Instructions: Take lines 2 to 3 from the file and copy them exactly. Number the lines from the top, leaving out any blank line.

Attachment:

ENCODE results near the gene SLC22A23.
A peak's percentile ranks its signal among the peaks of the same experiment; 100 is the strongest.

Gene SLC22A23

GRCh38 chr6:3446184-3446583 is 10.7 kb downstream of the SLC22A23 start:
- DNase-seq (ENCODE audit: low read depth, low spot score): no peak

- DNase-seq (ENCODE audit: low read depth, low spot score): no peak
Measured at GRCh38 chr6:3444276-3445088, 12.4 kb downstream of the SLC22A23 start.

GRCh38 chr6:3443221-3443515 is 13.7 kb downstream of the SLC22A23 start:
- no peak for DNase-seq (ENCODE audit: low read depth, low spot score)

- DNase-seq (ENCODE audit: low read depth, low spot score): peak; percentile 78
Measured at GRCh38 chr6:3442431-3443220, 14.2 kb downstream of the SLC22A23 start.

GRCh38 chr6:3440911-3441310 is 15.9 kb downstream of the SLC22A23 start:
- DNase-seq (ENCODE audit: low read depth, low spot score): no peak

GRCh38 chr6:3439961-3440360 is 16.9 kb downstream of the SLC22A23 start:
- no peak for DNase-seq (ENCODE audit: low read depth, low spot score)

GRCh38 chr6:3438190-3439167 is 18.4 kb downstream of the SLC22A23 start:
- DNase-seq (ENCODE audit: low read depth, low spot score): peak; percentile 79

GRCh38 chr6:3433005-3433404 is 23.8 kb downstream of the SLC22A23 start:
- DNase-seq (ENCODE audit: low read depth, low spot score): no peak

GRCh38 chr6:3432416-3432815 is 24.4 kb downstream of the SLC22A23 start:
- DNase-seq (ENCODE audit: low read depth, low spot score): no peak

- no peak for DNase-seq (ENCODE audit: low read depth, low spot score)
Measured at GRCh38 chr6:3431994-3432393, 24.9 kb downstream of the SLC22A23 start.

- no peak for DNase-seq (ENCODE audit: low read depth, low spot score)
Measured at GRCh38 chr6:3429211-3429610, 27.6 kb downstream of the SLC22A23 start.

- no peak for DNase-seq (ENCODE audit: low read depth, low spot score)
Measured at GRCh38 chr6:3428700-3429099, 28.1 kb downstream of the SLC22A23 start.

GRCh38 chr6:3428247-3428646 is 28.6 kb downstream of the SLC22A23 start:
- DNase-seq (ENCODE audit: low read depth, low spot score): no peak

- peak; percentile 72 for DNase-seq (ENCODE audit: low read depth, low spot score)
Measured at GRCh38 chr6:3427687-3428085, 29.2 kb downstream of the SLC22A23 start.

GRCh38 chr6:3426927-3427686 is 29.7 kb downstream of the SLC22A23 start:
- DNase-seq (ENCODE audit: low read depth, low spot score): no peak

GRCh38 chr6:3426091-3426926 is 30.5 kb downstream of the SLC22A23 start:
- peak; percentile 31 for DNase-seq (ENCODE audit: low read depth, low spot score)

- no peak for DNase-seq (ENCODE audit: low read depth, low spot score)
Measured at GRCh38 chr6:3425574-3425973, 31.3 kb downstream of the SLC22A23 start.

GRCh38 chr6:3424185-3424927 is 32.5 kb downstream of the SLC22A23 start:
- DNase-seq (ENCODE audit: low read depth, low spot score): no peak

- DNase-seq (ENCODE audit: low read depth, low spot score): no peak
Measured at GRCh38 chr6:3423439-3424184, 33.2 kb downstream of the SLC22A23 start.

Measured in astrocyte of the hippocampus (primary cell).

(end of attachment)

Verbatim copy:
A peak's percentile ranks its signal among the peaks of the same experiment; 100 is the strongest.

Gene SLC22A23